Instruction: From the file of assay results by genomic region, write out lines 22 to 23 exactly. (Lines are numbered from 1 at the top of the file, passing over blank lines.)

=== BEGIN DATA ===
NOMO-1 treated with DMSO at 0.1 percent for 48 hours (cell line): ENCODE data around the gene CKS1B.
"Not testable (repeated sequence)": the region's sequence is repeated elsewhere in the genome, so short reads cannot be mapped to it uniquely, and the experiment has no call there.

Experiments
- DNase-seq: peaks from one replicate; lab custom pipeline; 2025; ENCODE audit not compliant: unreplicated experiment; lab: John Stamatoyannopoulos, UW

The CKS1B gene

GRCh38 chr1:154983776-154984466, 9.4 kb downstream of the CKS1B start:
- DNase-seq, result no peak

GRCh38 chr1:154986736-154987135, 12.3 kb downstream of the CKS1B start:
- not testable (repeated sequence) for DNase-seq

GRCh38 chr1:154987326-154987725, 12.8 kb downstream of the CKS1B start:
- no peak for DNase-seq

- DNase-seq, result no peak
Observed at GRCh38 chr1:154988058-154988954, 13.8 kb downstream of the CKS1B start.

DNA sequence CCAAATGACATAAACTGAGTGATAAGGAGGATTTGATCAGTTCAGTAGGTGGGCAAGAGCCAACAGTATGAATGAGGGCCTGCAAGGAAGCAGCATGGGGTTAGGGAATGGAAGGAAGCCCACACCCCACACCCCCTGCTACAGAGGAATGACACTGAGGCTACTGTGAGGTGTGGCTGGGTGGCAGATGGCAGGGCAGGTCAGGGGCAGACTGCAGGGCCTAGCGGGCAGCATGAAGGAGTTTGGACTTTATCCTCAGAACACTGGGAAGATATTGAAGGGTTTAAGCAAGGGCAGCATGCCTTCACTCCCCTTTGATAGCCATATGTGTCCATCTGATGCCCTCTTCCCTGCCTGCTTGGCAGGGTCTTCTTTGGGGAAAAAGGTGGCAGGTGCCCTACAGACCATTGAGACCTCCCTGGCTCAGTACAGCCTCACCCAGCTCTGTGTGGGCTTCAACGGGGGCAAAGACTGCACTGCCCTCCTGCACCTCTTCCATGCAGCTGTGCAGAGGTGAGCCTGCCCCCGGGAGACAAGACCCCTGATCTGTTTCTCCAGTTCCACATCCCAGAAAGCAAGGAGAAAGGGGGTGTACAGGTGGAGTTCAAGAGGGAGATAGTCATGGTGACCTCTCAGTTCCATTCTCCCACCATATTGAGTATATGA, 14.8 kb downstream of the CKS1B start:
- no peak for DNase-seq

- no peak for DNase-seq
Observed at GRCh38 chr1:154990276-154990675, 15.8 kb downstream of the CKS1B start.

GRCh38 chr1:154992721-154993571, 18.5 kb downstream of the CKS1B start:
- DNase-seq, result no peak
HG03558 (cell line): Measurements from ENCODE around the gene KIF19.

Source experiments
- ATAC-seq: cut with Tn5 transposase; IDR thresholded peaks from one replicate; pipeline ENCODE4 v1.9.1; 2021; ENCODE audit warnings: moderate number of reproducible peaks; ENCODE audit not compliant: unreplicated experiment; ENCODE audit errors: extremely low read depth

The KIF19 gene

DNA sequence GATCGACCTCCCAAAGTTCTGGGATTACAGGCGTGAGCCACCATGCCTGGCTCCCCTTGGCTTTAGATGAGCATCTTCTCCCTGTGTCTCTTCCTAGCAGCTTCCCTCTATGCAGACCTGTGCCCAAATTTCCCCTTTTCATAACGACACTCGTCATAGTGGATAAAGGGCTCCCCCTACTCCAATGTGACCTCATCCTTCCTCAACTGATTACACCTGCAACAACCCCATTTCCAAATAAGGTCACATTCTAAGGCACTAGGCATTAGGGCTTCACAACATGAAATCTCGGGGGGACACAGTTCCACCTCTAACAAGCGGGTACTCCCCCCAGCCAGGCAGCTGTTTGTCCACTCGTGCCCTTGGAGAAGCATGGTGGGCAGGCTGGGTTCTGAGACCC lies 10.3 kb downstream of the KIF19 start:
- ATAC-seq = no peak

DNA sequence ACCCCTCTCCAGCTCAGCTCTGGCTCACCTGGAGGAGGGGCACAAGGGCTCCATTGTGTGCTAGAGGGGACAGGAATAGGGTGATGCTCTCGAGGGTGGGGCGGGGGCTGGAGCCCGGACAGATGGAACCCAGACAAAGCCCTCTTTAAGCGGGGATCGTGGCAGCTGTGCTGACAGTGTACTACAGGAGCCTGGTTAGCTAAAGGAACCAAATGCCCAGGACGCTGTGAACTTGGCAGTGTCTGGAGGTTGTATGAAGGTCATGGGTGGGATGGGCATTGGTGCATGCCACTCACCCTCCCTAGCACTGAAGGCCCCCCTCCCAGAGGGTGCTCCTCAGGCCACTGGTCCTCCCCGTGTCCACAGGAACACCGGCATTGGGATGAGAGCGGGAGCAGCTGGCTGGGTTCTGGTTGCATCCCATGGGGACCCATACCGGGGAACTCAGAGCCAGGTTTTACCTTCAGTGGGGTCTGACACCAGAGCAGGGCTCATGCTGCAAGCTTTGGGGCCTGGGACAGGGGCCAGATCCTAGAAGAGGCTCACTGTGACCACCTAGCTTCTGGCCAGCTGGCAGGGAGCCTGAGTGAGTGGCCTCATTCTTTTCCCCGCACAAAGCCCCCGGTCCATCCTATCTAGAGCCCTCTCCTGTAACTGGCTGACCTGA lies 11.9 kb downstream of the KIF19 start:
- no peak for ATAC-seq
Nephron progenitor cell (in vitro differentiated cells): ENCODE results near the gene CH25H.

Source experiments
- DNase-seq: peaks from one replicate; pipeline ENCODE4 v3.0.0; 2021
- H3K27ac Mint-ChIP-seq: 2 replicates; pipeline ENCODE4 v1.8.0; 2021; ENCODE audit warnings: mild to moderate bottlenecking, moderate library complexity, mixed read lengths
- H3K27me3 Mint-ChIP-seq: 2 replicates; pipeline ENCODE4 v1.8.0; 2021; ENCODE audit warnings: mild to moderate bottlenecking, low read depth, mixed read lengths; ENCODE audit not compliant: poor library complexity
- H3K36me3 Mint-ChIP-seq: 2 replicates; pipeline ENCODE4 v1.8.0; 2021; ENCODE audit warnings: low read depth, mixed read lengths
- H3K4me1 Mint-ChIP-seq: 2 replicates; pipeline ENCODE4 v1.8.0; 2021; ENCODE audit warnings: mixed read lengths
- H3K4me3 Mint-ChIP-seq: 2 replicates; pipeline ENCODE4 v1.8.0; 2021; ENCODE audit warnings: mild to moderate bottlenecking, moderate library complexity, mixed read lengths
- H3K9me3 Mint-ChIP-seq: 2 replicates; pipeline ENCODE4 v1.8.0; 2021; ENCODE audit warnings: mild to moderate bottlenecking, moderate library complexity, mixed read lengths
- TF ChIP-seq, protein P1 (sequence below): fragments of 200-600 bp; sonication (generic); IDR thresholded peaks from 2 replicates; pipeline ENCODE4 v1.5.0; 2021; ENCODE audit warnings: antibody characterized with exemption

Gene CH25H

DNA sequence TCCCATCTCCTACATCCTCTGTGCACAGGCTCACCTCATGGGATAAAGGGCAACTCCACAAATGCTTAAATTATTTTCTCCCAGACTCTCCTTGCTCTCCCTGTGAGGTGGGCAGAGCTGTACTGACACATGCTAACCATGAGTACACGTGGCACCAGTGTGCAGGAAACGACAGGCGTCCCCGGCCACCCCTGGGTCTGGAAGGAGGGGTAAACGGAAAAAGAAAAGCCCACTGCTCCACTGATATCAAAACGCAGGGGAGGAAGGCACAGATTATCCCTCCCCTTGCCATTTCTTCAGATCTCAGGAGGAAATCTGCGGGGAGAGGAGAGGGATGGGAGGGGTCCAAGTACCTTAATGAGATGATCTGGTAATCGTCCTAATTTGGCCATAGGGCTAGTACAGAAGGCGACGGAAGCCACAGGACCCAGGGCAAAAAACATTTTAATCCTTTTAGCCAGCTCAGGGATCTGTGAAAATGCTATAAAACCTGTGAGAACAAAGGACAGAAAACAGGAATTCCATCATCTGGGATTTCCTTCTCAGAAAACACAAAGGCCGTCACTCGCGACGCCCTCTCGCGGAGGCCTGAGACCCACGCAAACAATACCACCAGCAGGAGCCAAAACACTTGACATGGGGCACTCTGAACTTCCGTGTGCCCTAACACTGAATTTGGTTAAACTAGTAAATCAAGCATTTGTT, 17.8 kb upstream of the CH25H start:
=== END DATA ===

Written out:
- ATAC-seq: cut with Tn5 transposase; IDR thresholded peaks from one replicate; pipeline ENCODE4 v1.9.1; 2021; ENCODE audit warnings: moderate number of reproducible peaks; ENCODE audit not compliant: unreplicated experiment; ENCODE audit errors: extremely low read depth

The KIF19 gene